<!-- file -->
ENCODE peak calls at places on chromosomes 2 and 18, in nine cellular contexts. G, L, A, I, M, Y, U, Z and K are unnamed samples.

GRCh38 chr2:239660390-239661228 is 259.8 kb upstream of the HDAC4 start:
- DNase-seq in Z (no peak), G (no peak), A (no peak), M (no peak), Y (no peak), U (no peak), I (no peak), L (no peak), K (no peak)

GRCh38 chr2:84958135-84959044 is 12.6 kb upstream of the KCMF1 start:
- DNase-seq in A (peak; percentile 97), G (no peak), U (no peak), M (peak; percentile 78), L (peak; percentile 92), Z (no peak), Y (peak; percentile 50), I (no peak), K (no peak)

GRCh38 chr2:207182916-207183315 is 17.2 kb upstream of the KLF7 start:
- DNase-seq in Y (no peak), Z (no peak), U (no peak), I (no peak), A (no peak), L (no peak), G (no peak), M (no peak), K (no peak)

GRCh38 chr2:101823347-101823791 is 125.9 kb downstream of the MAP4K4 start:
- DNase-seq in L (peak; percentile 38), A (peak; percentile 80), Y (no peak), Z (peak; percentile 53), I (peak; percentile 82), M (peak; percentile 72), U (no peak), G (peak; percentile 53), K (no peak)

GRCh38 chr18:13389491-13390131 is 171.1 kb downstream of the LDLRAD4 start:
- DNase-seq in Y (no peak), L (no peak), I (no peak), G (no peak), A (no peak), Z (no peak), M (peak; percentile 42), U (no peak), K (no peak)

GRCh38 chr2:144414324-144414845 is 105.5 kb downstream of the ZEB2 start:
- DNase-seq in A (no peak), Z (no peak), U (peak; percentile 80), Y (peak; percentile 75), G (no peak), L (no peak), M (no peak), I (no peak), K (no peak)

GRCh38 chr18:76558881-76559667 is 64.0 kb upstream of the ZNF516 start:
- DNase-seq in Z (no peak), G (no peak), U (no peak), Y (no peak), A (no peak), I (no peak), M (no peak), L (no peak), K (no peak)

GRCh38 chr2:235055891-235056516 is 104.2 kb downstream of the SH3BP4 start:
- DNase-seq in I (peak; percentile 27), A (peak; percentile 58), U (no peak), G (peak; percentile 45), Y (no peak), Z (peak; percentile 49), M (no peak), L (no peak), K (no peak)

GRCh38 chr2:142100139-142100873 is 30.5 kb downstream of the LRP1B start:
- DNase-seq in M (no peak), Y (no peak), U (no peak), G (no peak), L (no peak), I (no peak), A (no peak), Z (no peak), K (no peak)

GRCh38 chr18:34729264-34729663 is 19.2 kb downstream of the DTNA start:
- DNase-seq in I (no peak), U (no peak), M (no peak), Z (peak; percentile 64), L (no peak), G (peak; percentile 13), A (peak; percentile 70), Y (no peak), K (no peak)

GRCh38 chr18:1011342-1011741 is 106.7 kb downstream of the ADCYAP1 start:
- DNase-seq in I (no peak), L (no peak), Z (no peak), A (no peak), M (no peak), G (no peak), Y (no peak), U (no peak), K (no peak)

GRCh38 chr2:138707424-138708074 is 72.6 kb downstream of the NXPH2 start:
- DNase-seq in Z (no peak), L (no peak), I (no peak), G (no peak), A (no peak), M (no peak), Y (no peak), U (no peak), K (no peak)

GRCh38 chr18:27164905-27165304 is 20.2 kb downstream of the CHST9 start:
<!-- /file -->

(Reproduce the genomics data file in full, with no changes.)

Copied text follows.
ENCODE peak calls at places on chromosomes 2 and 18, in nine cellular contexts. G, L, A, I, M, Y, U, Z and K are unnamed samples.

GRCh38 chr2:239660390-239661228 is 259.8 kb upstream of the HDAC4 start:
- DNase-seq in Z (no peak), G (no peak), A (no peak), M (no peak), Y (no peak), U (no peak), I (no peak), L (no peak), K (no peak)

GRCh38 chr2:84958135-84959044 is 12.6 kb upstream of the KCMF1 start:
- DNase-seq in A (peak; percentile 97), G (no peak), U (no peak), M (peak; percentile 78), L (peak; percentile 92), Z (no peak), Y (peak; percentile 50), I (no peak), K (no peak)

GRCh38 chr2:207182916-207183315 is 17.2 kb upstream of the KLF7 start:
- DNase-seq in Y (no peak), Z (no peak), U (no peak), I (no peak), A (no peak), L (no peak), G (no peak), M (no peak), K (no peak)

GRCh38 chr2:101823347-101823791 is 125.9 kb downstream of the MAP4K4 start:
- DNase-seq in L (peak; percentile 38), A (peak; percentile 80), Y (no peak), Z (peak; percentile 53), I (peak; percentile 82), M (peak; percentile 72), U (no peak), G (peak; percentile 53), K (no peak)

GRCh38 chr18:13389491-13390131 is 171.1 kb downstream of the LDLRAD4 start:
- DNase-seq in Y (no peak), L (no peak), I (no peak), G (no peak), A (no peak), Z (no peak), M (peak; percentile 42), U (no peak), K (no peak)

GRCh38 chr2:144414324-144414845 is 105.5 kb downstream of the ZEB2 start:
- DNase-seq in A (no peak), Z (no peak), U (peak; percentile 80), Y (peak; percentile 75), G (no peak), L (no peak), M (no peak), I (no peak), K (no peak)

GRCh38 chr18:76558881-76559667 is 64.0 kb upstream of the ZNF516 start:
- DNase-seq in Z (no peak), G (no peak), U (no peak), Y (no peak), A (no peak), I (no peak), M (no peak), L (no peak), K (no peak)

GRCh38 chr2:235055891-235056516 is 104.2 kb downstream of the SH3BP4 start:
- DNase-seq in I (peak; percentile 27), A (peak; percentile 58), U (no peak), G (peak; percentile 45), Y (no peak), Z (peak; percentile 49), M (no peak), L (no peak), K (no peak)

GRCh38 chr2:142100139-142100873 is 30.5 kb downstream of the LRP1B start:
- DNase-seq in M (no peak), Y (no peak), U (no peak), G (no peak), L (no peak), I (no peak), A (no peak), Z (no peak), K (no peak)

GRCh38 chr18:34729264-34729663 is 19.2 kb downstream of the DTNA start:
- DNase-seq in I (no peak), U (no peak), M (no peak), Z (peak; percentile 64), L (no peak), G (peak; percentile 13), A (peak; percentile 70), Y (no peak), K (no peak)

GRCh38 chr18:1011342-1011741 is 106.7 kb downstream of the ADCYAP1 start:
- DNase-seq in I (no peak), L (no peak), Z (no peak), A (no peak), M (no peak), G (no peak), Y (no peak), U (no peak), K (no peak)

GRCh38 chr2:138707424-138708074 is 72.6 kb downstream of the NXPH2 start:
- DNase-seq in Z (no peak), L (no peak), I (no peak), G (no peak), A (no peak), M (no peak), Y (no peak), U (no peak), K (no peak)

GRCh38 chr18:27164905-27165304 is 20.2 kb downstream of the CHST9 start: